Making the adjustment to remote learning has not been easy. Even though our experiences may differ in significant ways, we all may feel a lack of motivation or loneliness at times. At the Weingarten Center, we are fortunate to have weekly meetings where we can maintain a connection with our colleagues and hold each other accountable. Given the circumstances, I would like to offer some advice for doing something similar: online study groups.
What You Need to Get Started
Before you start a study group session, it’s a good idea to lock down most of the logistics. A strong logistical foundation helps to keep the group moving!
- Start your online study group with 3-5 people. A group of this size is easier to manage logistically and avoids the intimidation that we may experience in large groups.
- Identify the online resource you will use for meeting together. You are welcome to use any video conferencing software you’d like, but BlueJeans, Zoom, and Microsoft Teams are popular choices.
- Get organized virtually. We suggest keeping the contact information of your group members in a shared digital folder (OneDrive, Google Drive, etc.). This folder can also be used to store meeting notes, resources, and any products created in the study session.
- Make sure everyone is aware of the time, location, and purpose of the study group. Since finals are just around the corner, your study group may decide to discuss practice problems or talk through important diagrams. Just remember to keep the sessions productive!
Now that we’ve covered the logistics, let’s move on to creating a safe space!
Developing a Good Group Dynamic
Part of developing a good group dynamic involves setting clear expectations about how the group interacts. When everyone is on the same page, we often feel more motivated to get to work! Here are a few tips:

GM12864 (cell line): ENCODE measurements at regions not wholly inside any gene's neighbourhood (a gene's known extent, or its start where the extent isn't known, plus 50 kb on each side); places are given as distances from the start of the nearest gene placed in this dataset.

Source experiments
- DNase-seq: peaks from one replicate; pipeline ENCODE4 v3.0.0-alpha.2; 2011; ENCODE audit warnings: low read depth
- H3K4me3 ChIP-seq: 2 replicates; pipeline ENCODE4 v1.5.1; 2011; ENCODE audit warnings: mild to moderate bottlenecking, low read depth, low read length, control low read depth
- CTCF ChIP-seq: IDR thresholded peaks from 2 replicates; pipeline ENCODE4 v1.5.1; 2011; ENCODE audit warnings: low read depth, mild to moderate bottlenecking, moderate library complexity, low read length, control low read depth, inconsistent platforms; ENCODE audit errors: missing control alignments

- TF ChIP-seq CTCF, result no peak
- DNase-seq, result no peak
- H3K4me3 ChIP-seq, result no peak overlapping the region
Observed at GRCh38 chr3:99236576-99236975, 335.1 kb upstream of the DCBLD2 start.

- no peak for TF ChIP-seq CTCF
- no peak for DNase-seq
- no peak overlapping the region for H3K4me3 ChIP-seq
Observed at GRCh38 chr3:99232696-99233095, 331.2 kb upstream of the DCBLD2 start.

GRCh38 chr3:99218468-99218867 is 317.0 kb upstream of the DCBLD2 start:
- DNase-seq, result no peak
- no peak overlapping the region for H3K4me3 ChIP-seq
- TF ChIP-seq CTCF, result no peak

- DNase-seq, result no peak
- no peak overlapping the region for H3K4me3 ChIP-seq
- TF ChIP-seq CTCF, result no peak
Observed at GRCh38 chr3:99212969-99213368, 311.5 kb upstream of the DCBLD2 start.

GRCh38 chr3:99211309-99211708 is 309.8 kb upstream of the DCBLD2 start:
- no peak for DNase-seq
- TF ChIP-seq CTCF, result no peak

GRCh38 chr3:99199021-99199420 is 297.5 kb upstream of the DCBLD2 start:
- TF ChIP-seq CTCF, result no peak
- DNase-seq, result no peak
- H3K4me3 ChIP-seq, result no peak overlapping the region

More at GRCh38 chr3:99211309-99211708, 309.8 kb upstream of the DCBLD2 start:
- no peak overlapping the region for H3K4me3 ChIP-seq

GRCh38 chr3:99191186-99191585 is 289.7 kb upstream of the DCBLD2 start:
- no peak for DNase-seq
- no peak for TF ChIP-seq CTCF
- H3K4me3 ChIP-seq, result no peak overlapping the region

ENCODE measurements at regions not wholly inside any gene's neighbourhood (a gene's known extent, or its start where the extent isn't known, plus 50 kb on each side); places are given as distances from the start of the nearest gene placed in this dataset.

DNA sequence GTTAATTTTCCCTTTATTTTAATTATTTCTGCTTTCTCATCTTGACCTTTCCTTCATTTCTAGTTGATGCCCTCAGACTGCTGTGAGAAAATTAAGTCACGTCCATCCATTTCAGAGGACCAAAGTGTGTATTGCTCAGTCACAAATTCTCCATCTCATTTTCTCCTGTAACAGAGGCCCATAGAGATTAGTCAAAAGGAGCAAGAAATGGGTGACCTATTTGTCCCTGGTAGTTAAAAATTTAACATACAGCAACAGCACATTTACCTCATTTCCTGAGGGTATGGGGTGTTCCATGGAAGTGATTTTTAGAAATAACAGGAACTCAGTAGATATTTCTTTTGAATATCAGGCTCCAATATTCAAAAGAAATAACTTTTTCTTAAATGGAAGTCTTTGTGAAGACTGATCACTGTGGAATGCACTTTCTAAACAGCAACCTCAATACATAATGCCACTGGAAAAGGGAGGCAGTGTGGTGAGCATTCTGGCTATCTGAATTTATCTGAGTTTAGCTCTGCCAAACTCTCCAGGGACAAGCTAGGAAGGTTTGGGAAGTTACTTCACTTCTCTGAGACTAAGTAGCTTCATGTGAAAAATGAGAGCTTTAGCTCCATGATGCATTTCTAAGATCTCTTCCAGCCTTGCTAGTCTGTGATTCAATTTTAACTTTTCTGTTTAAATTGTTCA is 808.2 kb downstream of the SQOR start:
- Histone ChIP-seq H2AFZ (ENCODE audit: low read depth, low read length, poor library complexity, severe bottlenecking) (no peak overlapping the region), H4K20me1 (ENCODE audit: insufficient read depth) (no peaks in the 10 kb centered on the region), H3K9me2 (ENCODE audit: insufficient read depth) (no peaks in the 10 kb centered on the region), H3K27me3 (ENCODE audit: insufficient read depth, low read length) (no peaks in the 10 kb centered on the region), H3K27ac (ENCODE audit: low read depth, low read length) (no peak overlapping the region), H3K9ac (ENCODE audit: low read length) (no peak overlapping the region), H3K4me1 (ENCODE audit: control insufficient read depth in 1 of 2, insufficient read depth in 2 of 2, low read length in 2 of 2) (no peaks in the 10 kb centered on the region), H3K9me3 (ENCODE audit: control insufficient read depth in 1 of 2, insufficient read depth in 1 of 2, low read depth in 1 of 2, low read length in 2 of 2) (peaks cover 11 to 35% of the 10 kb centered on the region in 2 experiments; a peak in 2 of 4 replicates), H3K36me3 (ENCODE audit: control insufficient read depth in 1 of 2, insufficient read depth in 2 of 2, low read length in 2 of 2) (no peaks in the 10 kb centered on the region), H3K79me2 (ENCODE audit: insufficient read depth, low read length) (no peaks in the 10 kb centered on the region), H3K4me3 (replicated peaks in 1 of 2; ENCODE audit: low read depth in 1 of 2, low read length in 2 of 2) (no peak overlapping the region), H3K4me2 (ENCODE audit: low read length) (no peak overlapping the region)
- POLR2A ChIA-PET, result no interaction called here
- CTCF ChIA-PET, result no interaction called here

- Take some time to introduce yourselves and lighten the mood with an icebreaker or two. Even if finals are approaching, taking 10-15 minutes to shift the atmosphere can ease everyone’s nerves.
- In order to create a safe space, spend some time creating a group contract that outlines the values of the group (being helpful, giving constructive feedback, respecting boundaries, etc.) and how to handle potential conflicts.
- Create buy-in by including everyone on important decisions and through assigning roles. Some important roles are a group coordinator, note-taker, resource organizer, and discussion facilitator. The group coordinator sends emails and meeting invitations out and the resource organizer maintains the shared digital folder. Feel free to rotate these roles once the logstics are in place and allow everyone to pick a role that works for them. The bottom line is this: share responsibility.
Creating a Space for Learning
Once you all are clear on the expectations you have for each other, it’s time to create a space where learning can thrive! In a virtual environment, you may decide to get a little creative by using online applications like Coggle, BitPaper, and YouTube, but our advice below is still applicable:
- Work with your group to develop a growth mindset toward your course material. The mindset of your study group is important for maintaining motivation as you work through course content. Even amidst the challenges, it’s important to think constructively about your course material.
- Identify material that makes for good discussion. One of the benefits of study groups is the opportunity to check your understanding by talking to each other. Take some time to identify the concepts, relationships, or important equations in your course and discuss them together.
- Choose study activities that will train higher order critical thinking skills. It’s likely that you will have to apply, analyze, and evaluate ideas on your exam, so practice these same thinking skills with your group. Annotating diagrams, explaining solutions, drawing concept maps, and creating study guides are great ways to improve your critical thinking skills! Feel free to get a little creative as well!
Final Thought: Social Accountability is Key
Aside from the opportunity you have to multiply your resources, develop higher order thinking skills, and become a more effective learner, study groups are great for maintaining a sense of connection with peers and for improving motivation. As long as the goals and expectations of the group are clear, every student is likely to achieve because they are heard, valued, and held accountable.
Feel free to talk with any of our learning instructors about how to get a study group started and work collaboratively toward your learning goals by calling us at 215-573-9235!
By Staff Writer: Gabriel Angrand, STEM Learning Instructor